“We were elected to prosecute violations of the law in these cities,” they wrote in an op-ed in the Washington Post. “We strongly believe that the actions in Oregon are illegal. Should the president proceed with his plan in our cities, his agents will be prosecuted to the fullest extent of the law.”
“Local authorities have the power to initiate an arrest and prosecution… These crimes would be offenses against the residents of our respective states — not federal offenses — and, therefore, the president would have no capacity to pardon those we might prosecute. All of this is to say, we will not stand idly by while the president illegally turns loose paramilitary forces to commit criminal acts and violate the constitutional rights of innocent Americans for the purpose of energizing his base and improving his poll numbers.”
The pardon issue is key because President Trump has routinely leaned on the power of the presidential pardon to absolve his allies of crimes.
Most recently, he commuted the sentence of Roger Stone, who was convicted on seven charges, including lying to Congress, witness tampering, and obstructing a congressional committee proceeding.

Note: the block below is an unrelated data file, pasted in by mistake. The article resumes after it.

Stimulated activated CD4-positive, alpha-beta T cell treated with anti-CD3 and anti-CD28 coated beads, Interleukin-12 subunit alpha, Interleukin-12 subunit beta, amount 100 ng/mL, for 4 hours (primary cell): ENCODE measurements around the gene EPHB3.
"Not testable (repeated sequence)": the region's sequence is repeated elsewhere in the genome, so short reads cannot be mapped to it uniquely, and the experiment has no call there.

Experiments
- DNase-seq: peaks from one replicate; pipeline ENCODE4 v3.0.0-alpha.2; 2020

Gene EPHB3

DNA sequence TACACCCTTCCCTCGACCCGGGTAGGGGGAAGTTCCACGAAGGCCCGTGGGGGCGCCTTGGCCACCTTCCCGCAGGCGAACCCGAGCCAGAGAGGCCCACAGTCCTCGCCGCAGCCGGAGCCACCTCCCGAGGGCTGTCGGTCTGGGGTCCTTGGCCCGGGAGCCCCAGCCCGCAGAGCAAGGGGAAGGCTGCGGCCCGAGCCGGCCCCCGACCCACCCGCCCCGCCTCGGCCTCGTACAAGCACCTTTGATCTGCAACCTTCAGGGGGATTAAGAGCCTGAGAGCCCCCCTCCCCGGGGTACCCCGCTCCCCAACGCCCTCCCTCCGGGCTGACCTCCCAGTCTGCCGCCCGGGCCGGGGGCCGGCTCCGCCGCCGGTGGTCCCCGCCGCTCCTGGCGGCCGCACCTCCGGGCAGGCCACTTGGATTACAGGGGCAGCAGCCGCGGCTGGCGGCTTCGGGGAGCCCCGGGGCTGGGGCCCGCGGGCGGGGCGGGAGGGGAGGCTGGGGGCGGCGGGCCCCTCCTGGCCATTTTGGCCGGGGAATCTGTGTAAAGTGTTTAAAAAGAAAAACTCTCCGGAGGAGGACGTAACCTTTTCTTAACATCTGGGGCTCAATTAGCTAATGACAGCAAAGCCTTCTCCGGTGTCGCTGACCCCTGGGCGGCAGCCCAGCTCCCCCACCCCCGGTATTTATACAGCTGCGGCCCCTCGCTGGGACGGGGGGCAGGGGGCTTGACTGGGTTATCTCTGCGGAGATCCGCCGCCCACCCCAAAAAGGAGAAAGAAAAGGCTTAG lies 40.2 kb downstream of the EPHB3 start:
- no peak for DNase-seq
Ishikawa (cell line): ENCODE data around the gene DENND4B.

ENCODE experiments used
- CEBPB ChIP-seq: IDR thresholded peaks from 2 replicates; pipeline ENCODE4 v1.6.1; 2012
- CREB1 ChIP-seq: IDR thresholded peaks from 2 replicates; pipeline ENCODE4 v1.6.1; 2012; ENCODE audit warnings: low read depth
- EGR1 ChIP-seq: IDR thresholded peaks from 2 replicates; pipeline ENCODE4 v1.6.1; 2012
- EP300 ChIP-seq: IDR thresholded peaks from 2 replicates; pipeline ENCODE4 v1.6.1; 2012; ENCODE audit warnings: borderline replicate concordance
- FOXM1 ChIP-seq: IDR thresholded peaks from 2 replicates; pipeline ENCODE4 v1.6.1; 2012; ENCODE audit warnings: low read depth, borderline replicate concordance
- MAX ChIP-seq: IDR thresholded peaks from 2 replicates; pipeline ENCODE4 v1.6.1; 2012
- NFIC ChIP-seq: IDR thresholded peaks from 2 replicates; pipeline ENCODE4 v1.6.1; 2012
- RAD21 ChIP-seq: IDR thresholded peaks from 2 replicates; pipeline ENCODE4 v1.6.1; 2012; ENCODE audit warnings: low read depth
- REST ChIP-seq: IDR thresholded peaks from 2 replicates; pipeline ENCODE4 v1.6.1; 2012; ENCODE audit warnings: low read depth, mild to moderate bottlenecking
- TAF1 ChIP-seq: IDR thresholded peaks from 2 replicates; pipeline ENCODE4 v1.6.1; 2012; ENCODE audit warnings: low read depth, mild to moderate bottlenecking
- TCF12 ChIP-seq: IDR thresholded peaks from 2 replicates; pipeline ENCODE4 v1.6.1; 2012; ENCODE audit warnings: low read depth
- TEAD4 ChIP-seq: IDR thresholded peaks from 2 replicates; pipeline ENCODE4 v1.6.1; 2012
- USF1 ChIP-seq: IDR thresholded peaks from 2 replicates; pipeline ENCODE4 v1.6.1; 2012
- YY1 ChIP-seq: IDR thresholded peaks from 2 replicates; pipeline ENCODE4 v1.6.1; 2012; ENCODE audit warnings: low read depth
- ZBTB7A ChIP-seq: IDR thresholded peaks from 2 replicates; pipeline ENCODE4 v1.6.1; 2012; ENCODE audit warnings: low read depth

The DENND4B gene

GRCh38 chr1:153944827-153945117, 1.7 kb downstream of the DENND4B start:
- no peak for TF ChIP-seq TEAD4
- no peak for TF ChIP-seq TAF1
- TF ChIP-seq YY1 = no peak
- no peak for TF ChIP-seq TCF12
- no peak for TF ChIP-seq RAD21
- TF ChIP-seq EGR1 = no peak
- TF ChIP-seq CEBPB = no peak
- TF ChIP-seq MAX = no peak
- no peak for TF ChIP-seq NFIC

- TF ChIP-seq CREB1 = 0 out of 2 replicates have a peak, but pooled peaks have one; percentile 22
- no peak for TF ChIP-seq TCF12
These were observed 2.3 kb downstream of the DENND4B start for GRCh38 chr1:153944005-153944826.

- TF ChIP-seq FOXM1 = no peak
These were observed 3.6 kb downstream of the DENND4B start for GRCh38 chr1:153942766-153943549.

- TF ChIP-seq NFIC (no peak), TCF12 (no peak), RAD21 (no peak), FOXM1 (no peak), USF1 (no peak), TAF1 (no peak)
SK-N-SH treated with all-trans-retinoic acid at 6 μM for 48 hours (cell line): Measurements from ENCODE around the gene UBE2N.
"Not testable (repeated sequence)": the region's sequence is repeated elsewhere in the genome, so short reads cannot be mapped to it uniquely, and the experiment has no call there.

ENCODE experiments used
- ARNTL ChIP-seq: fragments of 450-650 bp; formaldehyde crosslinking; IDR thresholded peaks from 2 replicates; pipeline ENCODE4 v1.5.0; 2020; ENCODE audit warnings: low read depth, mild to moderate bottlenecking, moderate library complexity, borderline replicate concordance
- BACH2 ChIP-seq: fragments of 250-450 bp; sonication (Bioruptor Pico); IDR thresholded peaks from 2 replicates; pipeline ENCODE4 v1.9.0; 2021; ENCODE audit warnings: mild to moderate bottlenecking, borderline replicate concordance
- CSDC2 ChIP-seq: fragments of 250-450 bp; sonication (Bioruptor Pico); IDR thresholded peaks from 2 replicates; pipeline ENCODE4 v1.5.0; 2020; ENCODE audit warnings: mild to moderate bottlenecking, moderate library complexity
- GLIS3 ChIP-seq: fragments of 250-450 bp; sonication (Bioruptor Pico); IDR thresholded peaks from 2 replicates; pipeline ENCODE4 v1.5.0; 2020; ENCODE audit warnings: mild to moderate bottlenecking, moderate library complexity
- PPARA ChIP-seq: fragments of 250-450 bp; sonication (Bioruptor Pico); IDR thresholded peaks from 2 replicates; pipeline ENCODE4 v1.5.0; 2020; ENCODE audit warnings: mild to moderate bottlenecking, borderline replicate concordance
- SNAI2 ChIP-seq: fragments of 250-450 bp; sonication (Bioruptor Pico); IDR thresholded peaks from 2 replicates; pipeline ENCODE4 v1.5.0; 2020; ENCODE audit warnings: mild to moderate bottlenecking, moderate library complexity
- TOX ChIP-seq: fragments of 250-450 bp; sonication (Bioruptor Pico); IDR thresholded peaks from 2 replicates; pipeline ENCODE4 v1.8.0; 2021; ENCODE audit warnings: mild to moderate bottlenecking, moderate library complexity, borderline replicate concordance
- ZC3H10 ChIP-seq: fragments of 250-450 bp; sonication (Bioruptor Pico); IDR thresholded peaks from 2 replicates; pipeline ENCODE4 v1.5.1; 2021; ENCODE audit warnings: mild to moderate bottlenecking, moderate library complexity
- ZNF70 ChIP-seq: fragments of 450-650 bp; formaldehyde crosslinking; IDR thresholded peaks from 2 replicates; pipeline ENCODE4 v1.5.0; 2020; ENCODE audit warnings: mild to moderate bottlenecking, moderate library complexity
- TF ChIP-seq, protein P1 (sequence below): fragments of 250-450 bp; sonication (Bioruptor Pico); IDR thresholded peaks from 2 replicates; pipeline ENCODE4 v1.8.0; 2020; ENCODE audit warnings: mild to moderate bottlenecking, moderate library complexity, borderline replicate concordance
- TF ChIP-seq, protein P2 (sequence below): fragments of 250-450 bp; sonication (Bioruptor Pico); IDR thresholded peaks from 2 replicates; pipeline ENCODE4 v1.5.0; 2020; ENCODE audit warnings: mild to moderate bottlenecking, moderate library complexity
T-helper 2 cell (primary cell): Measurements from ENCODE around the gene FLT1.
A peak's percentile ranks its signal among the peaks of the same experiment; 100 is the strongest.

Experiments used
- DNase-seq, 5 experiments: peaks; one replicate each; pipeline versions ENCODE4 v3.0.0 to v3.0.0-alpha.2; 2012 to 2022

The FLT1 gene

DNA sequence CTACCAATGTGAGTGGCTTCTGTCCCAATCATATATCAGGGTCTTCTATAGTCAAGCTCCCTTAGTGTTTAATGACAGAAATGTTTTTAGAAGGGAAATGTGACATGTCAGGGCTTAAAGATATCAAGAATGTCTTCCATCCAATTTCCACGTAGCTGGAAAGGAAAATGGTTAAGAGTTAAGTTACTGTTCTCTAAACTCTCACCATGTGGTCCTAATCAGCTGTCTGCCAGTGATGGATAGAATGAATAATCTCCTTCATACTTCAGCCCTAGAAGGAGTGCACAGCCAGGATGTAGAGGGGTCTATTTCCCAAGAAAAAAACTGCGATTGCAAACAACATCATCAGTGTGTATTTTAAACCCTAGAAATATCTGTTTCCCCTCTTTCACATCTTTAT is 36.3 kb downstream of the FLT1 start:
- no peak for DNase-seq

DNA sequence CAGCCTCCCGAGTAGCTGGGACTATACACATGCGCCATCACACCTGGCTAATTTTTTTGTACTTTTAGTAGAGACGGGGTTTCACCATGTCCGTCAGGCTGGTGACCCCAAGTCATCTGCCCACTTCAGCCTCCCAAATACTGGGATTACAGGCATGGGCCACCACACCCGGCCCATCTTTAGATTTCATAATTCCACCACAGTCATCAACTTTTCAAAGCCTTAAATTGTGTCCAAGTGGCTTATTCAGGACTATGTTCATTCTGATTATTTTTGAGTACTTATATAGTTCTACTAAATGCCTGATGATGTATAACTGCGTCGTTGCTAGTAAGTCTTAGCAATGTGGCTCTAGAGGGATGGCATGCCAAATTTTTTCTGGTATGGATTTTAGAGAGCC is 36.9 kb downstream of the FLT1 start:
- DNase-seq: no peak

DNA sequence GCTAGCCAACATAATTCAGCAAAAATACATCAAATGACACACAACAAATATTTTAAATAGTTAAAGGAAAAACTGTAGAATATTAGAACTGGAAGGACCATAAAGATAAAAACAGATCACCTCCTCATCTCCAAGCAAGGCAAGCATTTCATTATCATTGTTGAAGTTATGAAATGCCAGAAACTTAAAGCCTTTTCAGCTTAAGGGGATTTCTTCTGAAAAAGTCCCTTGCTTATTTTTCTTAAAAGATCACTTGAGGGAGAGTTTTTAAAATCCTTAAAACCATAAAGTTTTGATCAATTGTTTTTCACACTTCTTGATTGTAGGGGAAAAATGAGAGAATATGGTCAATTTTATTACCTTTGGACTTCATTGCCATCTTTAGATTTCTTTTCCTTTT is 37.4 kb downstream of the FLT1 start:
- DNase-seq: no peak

And prior to that, he told his Justice Department to abandon its case against Michael Flynn, who was found guilty of lying to the FBI.
It’s things like this that make Trump’s pledges to defend “law and order” and the sanctity of federal courthouses ring hollow.
It’s also an ominous glimpse of what could come if Trump refuses to leave office should he lose the upcoming election — a threat Trump has made repeatedly.
“I have to see,” Trump, who has also mused about serving more than two terms as president, replied when Fox News’ Chris Wallace asked point-blank if he’d accept defeat. “No, I’m not going to just say yes. I’m not going to say no.”
No doubt, it’s easy to envision a January in which Trump’s shadow army is once again deployed — this time in front of the White House.
And at that point, America’s descent into fascism would be complete.
Editor, The Wealth Warrior